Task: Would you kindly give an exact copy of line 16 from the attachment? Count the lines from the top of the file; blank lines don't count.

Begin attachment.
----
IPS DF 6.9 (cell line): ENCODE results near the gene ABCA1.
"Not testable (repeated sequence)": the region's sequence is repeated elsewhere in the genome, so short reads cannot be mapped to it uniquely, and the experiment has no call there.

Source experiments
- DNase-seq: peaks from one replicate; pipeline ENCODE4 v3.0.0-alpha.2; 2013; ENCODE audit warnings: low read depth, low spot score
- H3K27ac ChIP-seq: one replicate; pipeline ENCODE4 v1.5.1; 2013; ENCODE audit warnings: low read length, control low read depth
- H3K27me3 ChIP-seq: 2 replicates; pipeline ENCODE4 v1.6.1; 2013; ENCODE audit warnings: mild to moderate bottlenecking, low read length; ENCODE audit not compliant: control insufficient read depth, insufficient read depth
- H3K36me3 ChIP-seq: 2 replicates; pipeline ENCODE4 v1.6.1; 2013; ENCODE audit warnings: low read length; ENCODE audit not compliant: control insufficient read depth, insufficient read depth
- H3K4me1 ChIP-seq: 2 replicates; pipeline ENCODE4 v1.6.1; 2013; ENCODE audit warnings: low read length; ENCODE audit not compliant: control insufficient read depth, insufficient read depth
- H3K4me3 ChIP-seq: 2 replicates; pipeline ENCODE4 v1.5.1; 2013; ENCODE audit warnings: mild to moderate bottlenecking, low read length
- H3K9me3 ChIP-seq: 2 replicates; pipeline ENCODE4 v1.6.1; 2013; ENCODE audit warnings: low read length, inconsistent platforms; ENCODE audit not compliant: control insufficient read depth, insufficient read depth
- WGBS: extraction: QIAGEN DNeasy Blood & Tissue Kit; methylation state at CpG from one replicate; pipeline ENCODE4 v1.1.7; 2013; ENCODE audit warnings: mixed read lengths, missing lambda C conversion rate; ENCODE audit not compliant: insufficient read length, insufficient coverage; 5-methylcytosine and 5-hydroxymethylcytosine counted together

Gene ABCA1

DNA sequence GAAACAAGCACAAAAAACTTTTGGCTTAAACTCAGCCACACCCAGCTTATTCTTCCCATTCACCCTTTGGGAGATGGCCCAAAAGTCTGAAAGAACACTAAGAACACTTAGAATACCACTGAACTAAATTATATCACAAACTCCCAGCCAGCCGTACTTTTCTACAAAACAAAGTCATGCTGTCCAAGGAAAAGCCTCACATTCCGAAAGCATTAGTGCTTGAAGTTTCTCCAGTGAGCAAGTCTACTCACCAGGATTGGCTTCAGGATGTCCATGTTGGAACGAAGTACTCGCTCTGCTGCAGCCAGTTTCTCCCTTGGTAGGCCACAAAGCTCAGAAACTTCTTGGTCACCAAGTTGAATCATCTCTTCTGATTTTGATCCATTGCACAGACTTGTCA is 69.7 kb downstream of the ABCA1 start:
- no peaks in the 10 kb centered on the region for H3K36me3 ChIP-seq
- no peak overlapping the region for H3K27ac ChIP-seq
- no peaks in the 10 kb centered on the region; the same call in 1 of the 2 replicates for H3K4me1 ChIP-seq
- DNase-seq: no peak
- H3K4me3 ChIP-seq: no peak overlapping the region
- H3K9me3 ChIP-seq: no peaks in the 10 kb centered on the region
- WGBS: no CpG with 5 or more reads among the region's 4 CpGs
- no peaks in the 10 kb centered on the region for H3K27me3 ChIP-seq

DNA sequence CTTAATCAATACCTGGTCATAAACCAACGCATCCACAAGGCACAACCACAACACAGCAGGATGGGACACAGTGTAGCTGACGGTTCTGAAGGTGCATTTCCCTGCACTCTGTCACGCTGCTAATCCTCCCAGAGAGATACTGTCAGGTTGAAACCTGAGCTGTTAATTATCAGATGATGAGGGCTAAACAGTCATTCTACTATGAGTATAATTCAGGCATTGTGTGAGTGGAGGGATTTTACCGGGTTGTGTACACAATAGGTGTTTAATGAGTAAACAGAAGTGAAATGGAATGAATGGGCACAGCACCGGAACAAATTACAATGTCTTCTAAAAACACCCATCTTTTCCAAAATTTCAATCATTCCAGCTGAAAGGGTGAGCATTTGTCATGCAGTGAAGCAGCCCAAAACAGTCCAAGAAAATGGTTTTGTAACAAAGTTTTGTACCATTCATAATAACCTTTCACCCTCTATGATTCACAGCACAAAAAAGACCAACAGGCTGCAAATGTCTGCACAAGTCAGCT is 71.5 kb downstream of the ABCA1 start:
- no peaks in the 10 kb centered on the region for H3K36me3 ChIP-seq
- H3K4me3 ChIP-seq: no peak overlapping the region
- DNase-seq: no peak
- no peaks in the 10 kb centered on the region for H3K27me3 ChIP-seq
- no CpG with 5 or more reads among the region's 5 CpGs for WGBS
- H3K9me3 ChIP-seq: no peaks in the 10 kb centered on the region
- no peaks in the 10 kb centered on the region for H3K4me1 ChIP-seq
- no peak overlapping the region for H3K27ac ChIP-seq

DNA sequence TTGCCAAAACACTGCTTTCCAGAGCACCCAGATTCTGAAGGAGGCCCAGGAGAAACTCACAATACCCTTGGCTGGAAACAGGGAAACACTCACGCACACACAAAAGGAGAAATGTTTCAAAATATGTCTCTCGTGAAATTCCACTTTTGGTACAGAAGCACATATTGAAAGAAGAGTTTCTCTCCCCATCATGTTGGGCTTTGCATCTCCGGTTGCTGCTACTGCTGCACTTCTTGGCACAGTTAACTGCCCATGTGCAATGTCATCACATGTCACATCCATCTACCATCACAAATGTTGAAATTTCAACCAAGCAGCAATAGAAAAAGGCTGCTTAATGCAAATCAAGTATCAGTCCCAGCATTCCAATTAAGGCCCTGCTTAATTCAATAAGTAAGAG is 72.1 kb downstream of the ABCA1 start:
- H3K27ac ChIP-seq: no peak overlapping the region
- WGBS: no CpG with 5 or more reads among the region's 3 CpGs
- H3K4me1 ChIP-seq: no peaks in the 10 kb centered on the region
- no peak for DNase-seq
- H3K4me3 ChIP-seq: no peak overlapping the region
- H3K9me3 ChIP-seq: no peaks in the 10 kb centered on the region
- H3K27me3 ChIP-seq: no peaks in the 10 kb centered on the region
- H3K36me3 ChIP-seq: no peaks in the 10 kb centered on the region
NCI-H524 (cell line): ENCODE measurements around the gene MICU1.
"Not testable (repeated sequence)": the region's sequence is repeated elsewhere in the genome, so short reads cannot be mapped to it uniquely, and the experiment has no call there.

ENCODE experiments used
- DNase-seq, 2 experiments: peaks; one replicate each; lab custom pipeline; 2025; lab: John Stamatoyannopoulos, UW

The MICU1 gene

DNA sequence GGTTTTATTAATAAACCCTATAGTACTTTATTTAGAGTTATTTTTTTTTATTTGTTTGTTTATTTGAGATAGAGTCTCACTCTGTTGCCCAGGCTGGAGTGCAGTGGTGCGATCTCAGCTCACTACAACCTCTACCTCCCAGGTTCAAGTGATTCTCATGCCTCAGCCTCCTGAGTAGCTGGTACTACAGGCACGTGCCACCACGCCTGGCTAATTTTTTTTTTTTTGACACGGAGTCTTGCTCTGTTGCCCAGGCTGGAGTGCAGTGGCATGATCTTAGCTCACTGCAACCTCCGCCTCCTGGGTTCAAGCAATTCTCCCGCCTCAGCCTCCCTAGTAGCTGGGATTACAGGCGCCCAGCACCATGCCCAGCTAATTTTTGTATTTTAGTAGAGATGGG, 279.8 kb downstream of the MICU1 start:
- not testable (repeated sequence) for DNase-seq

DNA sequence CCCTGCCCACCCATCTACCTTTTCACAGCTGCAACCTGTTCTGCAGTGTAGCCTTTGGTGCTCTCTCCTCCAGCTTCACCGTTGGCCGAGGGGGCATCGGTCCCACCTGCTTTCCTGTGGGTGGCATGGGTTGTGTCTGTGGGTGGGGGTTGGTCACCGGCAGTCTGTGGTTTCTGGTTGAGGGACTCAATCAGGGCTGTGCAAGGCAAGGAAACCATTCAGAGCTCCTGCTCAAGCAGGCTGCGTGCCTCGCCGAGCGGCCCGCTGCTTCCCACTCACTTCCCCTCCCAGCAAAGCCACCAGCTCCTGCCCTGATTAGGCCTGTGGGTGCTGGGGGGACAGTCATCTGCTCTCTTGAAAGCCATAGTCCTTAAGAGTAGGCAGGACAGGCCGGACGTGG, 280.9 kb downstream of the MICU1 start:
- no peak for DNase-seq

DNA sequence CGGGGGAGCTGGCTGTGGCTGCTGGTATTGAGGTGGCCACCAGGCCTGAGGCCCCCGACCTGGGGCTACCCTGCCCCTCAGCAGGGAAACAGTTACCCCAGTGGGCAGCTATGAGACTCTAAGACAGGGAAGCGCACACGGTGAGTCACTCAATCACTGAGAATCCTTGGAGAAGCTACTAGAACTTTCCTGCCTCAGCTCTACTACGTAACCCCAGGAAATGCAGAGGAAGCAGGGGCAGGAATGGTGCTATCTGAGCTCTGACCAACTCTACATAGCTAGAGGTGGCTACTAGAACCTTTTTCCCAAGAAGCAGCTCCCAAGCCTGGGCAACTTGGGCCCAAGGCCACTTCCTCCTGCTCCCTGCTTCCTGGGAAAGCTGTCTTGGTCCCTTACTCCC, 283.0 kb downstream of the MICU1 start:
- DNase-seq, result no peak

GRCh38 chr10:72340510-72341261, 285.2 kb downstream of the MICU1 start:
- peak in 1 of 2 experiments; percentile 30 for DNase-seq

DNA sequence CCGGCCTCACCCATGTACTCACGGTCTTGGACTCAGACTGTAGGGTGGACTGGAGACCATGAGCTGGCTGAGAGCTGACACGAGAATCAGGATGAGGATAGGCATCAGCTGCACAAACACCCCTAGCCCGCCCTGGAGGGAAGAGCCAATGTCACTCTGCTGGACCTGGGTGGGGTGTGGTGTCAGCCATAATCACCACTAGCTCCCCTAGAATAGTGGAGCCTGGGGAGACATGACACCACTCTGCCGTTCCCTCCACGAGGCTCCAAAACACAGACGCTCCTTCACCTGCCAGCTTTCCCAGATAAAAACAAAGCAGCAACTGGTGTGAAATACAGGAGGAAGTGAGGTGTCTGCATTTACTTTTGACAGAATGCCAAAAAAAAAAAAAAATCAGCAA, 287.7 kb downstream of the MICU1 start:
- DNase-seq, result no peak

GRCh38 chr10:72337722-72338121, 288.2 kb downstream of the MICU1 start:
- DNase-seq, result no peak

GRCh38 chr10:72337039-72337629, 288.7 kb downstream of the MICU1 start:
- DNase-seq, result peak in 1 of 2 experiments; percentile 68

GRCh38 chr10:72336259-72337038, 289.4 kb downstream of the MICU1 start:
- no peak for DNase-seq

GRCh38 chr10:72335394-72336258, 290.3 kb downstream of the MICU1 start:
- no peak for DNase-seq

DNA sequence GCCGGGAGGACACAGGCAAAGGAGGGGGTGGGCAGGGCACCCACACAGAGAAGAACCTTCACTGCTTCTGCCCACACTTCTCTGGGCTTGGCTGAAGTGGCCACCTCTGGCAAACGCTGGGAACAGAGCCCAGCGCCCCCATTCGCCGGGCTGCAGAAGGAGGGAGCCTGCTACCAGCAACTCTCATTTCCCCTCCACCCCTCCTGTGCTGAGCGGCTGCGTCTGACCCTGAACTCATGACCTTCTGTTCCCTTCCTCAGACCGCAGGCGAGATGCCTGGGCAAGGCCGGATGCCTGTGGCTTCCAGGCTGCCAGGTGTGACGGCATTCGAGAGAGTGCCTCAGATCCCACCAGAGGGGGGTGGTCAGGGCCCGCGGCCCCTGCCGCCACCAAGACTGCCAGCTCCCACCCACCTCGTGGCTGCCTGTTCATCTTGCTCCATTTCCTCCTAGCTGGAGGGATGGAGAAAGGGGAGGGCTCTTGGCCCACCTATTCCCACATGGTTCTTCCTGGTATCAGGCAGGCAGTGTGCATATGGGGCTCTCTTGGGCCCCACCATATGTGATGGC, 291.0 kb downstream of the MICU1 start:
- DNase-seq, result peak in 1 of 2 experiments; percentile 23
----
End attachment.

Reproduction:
- no peaks in the 10 kb centered on the region; the same call in 1 of the 2 replicates for H3K4me1 ChIP-seq